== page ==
Self-care cannot be bought or sold. As a company that sells products, we felt this point was particularly important to discuss. We make facial masks, bath salts, body scrubs, aromatherapy—virtually all Palermo products are referred to as "self-care products". So, what do we mean when we say it cannot be sold?
We felt it was important to clarify that while we make products that facilitate self-care, we cannot actually sell self-care. No one can. Self-care is deeply personal—everyone defines it for themselves and it can be achieved at any price point. In fact, some our team's favorite self-care practices cost us nothing but a little intention and commitment. As the term "self-care" continues to pop up in social media and marketing campaigns (including our own), we felt it was important to remember that branding and product names can only ever be suggestions. We generate our own self-care.
At Palermo, we are passionate about crafting natural skincare products, building heathy routines, and encouraging self-care. For us, these things go hand in hand—we love to use our products for daily self-care and of course, we hope you do too. But at the end of the day, we really just want people to take care of themselves in whatever way they need. And if our products help you get there, we couldn't be happier.
Self-care is essential. In discussing what self-care means to us, we felt it was also important to note why we take time for self-care. This may seem obvious—of course it helps us balance our mental health and generally makes us feel better. But in our society, prioritizing self-care is not necessarily the norm. It is often pushed aside as non-essential, something to do if we have time. And of course, it seems there is always something more important to take care of first. Over time, this is unsustainable and eventually leads to burnout. If we don't take care of ourselves, our bodies, minds, and emotions will eventually shut down—essentially forcing us to finally take rest. We cannot live our lives fully and show up in the way that we want to if we don't allow ourselves to recharge. Our well-being is truly essential, and it deserves our attention and respect.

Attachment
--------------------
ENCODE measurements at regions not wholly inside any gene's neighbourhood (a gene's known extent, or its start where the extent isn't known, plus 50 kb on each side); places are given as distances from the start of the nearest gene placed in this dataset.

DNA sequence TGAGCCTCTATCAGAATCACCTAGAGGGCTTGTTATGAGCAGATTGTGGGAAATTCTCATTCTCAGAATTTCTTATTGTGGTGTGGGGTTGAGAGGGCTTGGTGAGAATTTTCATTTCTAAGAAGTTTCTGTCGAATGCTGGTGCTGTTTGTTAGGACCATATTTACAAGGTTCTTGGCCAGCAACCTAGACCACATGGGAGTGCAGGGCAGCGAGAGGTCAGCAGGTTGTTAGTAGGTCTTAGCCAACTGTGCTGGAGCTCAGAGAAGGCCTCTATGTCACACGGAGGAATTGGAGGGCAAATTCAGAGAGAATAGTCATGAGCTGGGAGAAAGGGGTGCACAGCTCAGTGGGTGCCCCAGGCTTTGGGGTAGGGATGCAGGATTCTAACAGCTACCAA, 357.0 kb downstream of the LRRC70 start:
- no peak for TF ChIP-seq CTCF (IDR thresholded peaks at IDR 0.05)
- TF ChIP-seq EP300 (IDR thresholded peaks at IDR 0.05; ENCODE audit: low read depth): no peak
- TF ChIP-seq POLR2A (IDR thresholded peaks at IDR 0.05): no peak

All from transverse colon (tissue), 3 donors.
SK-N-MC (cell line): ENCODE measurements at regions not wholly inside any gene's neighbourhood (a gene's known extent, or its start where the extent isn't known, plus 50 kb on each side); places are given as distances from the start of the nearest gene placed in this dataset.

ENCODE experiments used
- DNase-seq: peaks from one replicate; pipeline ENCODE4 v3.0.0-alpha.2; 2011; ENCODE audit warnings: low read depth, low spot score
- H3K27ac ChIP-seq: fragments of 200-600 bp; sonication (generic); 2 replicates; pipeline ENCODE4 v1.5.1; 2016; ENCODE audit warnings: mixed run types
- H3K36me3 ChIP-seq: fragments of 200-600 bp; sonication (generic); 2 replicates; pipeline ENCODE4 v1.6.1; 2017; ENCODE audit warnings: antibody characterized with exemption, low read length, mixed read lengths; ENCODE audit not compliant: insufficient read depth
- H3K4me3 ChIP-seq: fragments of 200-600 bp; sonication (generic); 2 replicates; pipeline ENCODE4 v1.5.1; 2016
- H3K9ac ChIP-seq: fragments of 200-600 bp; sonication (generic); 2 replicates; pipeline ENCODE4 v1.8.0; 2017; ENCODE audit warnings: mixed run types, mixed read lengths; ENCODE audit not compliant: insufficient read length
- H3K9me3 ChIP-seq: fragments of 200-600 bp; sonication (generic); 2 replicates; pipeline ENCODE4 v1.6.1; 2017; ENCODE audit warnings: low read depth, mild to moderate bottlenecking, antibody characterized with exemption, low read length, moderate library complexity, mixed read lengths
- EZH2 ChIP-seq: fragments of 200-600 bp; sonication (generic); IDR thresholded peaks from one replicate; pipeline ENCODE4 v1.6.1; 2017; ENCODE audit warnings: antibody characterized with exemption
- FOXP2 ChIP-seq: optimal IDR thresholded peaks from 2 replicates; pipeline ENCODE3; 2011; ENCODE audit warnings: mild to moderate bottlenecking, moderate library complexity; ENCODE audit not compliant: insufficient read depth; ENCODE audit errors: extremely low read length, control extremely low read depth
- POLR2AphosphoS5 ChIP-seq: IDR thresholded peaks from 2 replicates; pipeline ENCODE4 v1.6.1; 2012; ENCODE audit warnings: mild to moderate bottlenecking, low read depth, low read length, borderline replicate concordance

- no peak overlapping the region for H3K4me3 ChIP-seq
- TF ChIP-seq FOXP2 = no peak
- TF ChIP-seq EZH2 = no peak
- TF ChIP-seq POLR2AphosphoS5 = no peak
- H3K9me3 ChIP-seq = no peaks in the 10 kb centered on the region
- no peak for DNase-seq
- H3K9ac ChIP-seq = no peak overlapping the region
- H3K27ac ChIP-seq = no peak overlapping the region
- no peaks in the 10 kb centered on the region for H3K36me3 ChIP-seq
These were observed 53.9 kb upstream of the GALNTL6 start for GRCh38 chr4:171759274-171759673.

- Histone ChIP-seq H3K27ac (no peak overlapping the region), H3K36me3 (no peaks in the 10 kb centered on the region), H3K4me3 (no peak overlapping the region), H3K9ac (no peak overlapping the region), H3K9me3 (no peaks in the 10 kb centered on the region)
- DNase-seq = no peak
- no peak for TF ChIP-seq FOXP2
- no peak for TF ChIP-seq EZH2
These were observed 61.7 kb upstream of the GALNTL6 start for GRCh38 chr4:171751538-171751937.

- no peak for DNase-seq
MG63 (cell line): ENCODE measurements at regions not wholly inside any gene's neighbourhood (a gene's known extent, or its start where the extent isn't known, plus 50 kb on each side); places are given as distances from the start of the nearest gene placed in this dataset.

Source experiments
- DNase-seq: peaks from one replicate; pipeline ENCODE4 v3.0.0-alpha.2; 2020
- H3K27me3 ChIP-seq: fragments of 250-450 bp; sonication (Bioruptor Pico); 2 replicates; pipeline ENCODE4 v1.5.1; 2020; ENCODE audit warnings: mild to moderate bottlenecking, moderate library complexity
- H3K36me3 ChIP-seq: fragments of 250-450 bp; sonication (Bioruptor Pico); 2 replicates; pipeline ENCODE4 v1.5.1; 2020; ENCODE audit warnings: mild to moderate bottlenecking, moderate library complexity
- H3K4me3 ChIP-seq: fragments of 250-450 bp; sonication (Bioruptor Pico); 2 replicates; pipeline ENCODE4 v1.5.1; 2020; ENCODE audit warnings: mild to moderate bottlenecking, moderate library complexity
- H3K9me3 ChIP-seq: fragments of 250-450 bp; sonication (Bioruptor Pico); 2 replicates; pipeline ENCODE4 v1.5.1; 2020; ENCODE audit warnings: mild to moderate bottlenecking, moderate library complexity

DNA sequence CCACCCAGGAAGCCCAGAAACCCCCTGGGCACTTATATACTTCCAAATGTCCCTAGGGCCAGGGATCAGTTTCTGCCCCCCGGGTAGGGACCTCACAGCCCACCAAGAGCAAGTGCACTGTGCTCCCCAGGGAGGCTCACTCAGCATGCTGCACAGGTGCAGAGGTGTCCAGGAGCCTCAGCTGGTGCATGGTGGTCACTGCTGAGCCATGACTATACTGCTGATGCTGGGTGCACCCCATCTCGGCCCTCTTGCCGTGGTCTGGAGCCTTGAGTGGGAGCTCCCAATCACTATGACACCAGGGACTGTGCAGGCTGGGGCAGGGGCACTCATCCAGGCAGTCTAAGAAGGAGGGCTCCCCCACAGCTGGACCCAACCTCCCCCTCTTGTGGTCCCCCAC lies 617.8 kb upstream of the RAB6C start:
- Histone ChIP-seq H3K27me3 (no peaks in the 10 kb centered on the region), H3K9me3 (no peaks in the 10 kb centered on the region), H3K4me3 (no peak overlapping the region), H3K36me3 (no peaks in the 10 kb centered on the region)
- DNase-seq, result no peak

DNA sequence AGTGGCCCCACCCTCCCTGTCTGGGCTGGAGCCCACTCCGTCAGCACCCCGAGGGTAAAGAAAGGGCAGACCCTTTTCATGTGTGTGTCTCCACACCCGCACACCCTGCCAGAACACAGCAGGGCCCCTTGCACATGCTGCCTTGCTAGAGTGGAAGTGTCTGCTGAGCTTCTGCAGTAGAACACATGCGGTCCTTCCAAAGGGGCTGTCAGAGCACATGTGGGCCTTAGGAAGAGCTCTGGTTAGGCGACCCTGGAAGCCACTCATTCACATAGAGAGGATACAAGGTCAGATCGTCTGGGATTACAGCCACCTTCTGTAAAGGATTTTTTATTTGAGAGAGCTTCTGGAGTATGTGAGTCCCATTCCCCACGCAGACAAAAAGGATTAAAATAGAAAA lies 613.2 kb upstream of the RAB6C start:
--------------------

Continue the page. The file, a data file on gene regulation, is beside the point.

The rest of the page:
Self-care helps everyone. We also discussed self-care in terms of being part of a larger community. We felt that part of the reason we take care of ourselves is so we can take care of each other, and be more present for our communities. When we are connected, rested, and balanced, we can be better friends, coworkers, partners, and neighbors, and more considerate citizens of the world. We can take what life throws at us and support those who are hurting more than we are. We can thoughtfully engage with the people and practices that give our lives meaning. We can see our world with more clarity and fight for the things we believe in. We can truly listen to each other and consider the impact of our actions. These efforts require a presence of mind, openness, and generosity that is near impossible if we don’t take care of ourselves.
Wowza! Self-care is obviously a deep subject, and we're excited to be part of an insightful team that is invested in this discussion. This article took months to make, and was built through dozens of discussions with our team. Please feel free to comment below—as part of our community, your perspective is important to us and we would love to hear what you think! And please, take care of yourselves ;)
About the author: Jenna has been a valued member of the Palermo team since 2018, working as a Production Assistant and more recently as a copywriter and contributor to our blog, The Supercritical. With a deep interest in storytelling and building connections, Jenna draws on her production experience working with our natural ingredients as well as a close connection with our founder Jess to create thoughtful articles that bring Palermo's vision and values to life.